Nationalism May Be Down, But It’s Not Out

The nationalist insurgency is eating away at free trade and eroding democratic institutions and norms.

Presidents Recep Tayyip Erdoğan of Turkey and Donald Trump of the United States pose for photos in the Oval Office of the White House in Washington DC, May 16, 2017
Presidents Recep Tayyip Erdoğan of Turkey and Donald Trump of the United States pose for photos in the Oval Office of the White House in Washington DC, May 16, 2017 (Turkish Presidency)

Nationalism may be down, but it’s not out, reports The Wall Street Journal.

The nationalist insurgency is both growing and metamorphosing. It is not just eating away at relations between countries on issues such as free trade; it is also eroding the institutions and norms that prevail within countries.

With economies growing on both sides of the Atlantic, populists now draw on cultural grievances to undermine the stable, rules-based environment businesses crave.

Two trends

The Wall Street Journal sees two trends:

  1. Protectionism on the rise: Global Trade Alert, a trade-monitoring group, counted 642 government actions that hurt other countries in 2017 (up 95 percent from 2010), from American tariffs on air mattresses to Chinese financial support for its cloud-computing industry.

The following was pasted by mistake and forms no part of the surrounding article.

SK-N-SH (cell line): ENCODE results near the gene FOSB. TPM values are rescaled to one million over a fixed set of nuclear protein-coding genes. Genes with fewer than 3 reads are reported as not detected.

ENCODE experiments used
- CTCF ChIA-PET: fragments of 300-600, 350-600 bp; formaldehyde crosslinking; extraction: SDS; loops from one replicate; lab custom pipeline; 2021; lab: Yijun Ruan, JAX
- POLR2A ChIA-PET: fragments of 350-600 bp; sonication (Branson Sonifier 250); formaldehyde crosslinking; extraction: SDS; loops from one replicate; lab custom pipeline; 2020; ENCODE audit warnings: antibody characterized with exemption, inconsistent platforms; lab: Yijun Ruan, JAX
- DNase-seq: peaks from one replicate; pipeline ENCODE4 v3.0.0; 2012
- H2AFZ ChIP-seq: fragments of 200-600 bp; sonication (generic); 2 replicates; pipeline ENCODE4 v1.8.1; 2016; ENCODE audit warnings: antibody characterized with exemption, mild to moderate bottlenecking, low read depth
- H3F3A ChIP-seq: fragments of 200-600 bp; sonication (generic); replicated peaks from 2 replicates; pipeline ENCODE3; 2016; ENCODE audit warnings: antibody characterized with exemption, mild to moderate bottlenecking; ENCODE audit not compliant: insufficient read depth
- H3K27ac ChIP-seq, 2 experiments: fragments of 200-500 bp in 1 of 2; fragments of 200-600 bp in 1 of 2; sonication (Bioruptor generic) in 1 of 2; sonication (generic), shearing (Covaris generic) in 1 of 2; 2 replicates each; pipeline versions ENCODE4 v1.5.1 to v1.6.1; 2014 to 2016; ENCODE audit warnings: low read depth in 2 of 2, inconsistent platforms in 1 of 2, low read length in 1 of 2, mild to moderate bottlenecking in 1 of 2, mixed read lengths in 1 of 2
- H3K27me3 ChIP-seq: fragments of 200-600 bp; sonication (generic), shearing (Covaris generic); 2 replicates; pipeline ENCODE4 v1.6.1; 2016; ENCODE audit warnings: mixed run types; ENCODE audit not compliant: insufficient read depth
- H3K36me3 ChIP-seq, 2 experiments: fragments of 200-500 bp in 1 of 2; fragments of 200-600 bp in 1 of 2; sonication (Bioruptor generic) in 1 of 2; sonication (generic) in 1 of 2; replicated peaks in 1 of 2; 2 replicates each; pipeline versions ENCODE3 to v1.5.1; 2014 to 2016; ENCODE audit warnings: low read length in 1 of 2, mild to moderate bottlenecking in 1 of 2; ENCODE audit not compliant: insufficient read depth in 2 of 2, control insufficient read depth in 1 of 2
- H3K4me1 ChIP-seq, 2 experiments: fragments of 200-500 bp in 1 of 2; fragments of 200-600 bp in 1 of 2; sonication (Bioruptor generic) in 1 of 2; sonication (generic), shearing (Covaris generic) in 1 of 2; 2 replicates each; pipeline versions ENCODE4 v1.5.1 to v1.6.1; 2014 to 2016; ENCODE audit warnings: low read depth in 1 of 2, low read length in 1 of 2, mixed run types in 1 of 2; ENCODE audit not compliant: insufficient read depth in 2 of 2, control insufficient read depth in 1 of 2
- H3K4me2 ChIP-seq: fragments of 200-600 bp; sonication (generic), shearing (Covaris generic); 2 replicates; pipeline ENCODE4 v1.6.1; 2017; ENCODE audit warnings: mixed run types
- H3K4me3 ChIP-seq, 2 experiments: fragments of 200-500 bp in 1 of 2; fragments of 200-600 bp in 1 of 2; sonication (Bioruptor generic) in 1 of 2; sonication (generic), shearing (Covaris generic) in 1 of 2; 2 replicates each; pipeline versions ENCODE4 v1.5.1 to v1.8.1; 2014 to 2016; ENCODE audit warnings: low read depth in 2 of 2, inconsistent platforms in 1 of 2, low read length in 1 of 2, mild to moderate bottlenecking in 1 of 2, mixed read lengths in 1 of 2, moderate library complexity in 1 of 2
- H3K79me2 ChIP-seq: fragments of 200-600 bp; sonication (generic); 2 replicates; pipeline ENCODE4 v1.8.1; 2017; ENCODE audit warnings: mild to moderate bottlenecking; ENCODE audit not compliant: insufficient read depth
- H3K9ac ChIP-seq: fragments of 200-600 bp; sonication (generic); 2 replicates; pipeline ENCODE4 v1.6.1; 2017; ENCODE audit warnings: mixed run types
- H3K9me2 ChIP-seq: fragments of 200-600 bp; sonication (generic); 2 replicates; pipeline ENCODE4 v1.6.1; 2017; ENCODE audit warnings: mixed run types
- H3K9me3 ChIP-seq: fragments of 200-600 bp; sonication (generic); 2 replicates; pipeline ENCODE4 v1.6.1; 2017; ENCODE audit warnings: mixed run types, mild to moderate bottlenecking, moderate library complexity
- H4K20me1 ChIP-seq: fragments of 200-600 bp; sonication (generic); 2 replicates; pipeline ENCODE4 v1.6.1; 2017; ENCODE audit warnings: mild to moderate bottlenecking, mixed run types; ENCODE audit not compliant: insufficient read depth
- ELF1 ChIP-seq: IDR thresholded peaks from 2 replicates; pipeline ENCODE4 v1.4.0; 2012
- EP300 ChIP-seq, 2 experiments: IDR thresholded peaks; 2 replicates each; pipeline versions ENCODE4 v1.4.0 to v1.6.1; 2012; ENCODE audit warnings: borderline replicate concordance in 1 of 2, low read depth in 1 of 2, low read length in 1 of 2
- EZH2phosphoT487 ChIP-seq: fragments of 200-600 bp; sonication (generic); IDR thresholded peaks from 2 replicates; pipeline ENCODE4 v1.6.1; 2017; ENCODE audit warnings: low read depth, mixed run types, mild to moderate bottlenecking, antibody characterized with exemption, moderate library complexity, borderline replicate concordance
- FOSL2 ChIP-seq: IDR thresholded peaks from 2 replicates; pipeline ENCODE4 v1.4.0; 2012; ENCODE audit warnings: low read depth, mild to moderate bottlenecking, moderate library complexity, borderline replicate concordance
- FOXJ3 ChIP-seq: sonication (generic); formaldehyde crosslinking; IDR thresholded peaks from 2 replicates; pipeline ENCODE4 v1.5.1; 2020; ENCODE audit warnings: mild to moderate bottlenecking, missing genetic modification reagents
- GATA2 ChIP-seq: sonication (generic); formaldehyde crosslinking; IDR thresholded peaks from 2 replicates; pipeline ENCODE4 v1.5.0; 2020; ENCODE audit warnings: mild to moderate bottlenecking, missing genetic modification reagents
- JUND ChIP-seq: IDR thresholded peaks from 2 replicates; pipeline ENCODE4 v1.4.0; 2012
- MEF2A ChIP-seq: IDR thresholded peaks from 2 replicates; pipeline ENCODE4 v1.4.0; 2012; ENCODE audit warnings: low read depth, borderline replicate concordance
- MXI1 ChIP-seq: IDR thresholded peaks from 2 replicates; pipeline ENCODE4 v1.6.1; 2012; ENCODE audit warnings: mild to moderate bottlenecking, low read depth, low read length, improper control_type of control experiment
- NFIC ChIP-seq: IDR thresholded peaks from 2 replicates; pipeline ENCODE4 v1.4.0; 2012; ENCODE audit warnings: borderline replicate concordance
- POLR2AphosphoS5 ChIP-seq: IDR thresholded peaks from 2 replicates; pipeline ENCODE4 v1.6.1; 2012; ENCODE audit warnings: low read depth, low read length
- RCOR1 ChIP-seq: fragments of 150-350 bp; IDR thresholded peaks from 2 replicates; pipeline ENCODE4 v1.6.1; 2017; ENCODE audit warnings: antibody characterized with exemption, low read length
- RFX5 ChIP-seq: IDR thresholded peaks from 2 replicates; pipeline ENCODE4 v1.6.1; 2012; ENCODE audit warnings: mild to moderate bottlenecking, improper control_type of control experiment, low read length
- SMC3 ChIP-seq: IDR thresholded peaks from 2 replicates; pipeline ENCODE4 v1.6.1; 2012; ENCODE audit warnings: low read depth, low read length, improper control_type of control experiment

2. Freedom in retreat: 71 countries took steps back last year, according to Freedom House. Only 35 became freer.

United States

America, long the bedrock of economic and political liberalism, has contributed to both trends.

It initiated 143 out of 642 anti-trade actions in 2017, up 59 percent from the last year of Barack Obama’s presidency.

The United States have also slipped on Freedom House’s index under Donald Trump due to foreign interference in the 2016 election, reduced transparency and weakening ethical standards.

Central Europe

Worse threats come from Central Europe, where:

  • Austria’s xenophobic Freedom Party has joined the government;
  • Poland’s ruling nationalists threaten the freedom of the press and independence of the courts; and
  • Hungary’s Viktor Orbán is trying to shut down a university and taking a hard line against refugees.

Rest of the world

  • In China and Russia, anti-corruption investigations are being used to punish wayward business leaders.
  • Muslim activists in Indonesia and Pakistan are undermining the rights of non-Muslims.
  • Recep Tayyip Erdoğan’s post-coup crackdown in Turkey has undermined the rule of law.